Whirlwind Day in London

London, U.K. – I said farewell to Poole and took a Southwestern Rail train north Sunday morning. My original plan was to take this train straight to London’s Waterloo station and then use tube/taxi to get to Paddington. I reconsidered this plan as overly complex and simply retraced my steps to Reading and Paddington, changing trains twice. The trains were great and all went exactly to plan, and it was a good thing I changed my mind – I heard that central London was a traffic mess and that there were delays on the tube. So I gratefully settled into my luxurious Hilton Paddington room (with killer air-conditioning).


After dropping my bags, I went up to the Bishop and Bear pub for a nice, refreshing pint of Fuller’s ESB.

Renovations to the “Lawn”, the enclosed shopping area, in Paddington have been finally completed after several years and I picked up a few essentials like toothpaste from Boots and some provisions from Marks & Spencer for a light, in-room dinner.

Monday dawned as another hot, sunny day in London and after  breakfast at the Hilton, I was off on a whirlwind day of visiting old favorite, and new, sights.

First stop, the British Library’s Treasures Room. It contains some of the library’s priceless artifacts, such as manuscripts, musical scores, and rare books, many written by hand by their authors (i.e. not copies). Some of the authors today included Shakespeare, Oscar Wilde, William Blake, Chopin, Beethoven, Handel, the Beatles, Hobbes, Karl Marx, Gandhi, Shelley, Michaelangelo, and da Vinci. Other documents included one of the original four copies of the Magna Carta (1215), the original King James Bible (1611), and many beautiful illuminated books. Think of it – you can see up close the original handwriting of these geniuses, see the paper they held as they composed their amazing works!


Next, I took the tube down to Russell Square and the British Museum, for its special exhibit Rodin and the Art of Ancient Greece. Rodin is one of my favorite sculptors and it was interesting to learn that his many classical works were based largely on his exposure to museum collections in France and at England (including the “Elgin marbles” – friezes taken from the Parthenon in Athens and on display in the British Museum); he never went to Greece. Like so many exhibitions now, there are things in it that you’re encouraged to touch. Interesting, if possibly germ-laden.

After the exhibition, I tried to visit the Egyptian Hall but the crowd was unbelievable. Hordes of tourists and middle school groups made it impassable so I split.

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It was lunch time so, I headed for the nearby The Plough pub. Unlike the tourist-jammed pubs directly across the street from the museum gates, this restored Victorian gem is a block further away, blissfully air-conditioned, and was nearly empty.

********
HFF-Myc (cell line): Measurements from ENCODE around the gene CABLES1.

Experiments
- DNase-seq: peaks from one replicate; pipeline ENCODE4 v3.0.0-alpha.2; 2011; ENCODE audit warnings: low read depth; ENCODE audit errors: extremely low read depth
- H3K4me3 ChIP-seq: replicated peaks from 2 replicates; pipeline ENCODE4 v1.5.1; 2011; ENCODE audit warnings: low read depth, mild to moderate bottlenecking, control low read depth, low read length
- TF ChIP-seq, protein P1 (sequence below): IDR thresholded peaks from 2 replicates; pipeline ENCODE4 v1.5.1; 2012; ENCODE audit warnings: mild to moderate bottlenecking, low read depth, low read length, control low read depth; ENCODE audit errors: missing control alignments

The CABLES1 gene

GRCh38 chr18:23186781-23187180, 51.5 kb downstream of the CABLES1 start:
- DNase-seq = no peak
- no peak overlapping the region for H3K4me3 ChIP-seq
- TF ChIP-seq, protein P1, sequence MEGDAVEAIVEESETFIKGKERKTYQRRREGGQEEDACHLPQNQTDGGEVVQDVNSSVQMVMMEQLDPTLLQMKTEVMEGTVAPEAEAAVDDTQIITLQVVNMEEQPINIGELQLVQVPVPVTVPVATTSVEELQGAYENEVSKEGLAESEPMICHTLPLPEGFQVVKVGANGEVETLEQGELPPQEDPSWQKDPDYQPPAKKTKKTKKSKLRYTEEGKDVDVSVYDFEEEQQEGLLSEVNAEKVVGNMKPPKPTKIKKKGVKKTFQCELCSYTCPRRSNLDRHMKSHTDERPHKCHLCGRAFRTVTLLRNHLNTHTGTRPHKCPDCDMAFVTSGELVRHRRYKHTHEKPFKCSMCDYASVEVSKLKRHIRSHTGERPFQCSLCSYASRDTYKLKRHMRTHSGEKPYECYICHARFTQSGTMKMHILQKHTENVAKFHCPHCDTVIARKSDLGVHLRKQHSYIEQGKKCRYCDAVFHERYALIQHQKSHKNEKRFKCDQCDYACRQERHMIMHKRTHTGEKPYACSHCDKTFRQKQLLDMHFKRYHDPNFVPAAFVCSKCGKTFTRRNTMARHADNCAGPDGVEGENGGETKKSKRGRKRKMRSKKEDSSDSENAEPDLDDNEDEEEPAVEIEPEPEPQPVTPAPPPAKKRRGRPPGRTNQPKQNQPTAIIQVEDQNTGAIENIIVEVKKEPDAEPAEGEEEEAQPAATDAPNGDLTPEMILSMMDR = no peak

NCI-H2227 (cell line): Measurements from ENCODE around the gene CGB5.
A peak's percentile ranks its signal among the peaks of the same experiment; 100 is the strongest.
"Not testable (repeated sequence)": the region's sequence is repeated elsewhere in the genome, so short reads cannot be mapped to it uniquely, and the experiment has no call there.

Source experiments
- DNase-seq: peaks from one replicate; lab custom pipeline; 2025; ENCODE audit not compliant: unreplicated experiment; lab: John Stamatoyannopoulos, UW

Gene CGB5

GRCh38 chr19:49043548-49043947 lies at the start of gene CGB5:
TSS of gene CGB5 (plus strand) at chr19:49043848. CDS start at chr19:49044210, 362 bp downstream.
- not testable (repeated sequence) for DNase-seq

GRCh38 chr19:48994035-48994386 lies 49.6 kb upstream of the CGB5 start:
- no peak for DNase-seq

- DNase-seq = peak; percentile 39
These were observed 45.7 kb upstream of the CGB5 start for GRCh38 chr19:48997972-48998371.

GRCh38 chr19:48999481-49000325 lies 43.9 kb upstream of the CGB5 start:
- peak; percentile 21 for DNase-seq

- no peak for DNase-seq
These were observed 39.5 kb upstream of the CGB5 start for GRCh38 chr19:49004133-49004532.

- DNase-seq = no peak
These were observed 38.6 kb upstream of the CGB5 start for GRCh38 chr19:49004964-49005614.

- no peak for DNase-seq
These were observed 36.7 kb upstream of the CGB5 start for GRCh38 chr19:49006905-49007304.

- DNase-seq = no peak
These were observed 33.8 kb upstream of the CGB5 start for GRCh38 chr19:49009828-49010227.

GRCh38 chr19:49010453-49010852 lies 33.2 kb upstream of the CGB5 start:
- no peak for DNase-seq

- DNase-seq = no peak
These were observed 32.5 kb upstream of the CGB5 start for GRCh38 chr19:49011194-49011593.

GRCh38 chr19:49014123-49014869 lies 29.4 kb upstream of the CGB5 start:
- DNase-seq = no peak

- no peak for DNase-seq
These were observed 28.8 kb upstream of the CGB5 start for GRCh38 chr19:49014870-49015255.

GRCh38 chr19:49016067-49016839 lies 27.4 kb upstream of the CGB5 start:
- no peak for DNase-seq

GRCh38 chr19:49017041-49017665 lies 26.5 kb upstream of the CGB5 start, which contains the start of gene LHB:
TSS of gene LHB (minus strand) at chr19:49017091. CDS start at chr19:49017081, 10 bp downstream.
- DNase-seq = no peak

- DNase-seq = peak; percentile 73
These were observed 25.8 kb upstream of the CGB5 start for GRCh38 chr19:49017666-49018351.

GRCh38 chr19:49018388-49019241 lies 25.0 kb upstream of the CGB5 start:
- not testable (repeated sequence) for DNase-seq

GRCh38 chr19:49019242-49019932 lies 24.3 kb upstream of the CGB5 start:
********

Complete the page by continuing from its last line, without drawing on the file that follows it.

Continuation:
I had a nice sandwich and a pint of Abbot Ale and rested my weary legs. In the picture at right, note the little jam jar in front of the pump badge – some pubs put them in front of all their real ale (cask) taps so that you can see the color and clarity of the beer. I think it’s kind of a nice thing.

Next, I hopped on the tube and made my way to the Tower Hill station (overlooking the Tower of London) and from there walked out onto the Tower Bridge, headed for the Tower Bridge Experience. This was something new to me, and the view up the Thames on this sunny day was very nice.



During this tour you learn about the building of this iconic bridge, get to walk the high, enclosed walkways between the two towers, and enjoy the view down through their glass floor sections. You get to watch vintage film footage from the early 1900s, and a cool animated short film showing the bridge’s construction. And, the grand finale, is a walk through the nicely restored and organized Engineering Rooms, which explains the machinery that opens and closes the bridge spans for ship traffic.


Having escaped the adjacent Gift Shop with wallet intact, I walked over to the south end of nearby London bridge and to my old favorite The Market Porter pub. I was delighted to find that they had Sharp’s Doom Bar on tap and lingered over a tasty pint, watching World Cup soccer action on their TV.

It was getting into rush hour when I got back into the tube at the London Bridge station and made my way back to Paddington. That took three different trains and none of them were air-conditioned. One was packed to the gills and really hot. The Hilton AC was most welcome! Tomorrow: homeward bound.



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